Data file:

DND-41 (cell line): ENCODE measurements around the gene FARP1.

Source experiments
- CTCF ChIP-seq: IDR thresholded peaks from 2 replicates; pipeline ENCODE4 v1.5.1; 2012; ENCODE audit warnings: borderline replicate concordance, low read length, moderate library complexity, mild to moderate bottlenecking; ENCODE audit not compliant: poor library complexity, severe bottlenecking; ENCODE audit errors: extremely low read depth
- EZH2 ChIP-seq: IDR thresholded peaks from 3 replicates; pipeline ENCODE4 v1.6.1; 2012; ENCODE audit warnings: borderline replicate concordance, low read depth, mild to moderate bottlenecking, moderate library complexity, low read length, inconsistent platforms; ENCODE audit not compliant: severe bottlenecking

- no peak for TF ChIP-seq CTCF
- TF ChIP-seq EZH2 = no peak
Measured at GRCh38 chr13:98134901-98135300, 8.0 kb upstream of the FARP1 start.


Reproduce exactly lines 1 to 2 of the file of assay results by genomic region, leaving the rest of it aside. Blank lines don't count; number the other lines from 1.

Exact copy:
DND-41 (cell line): ENCODE measurements around the gene FARP1.

Source experiments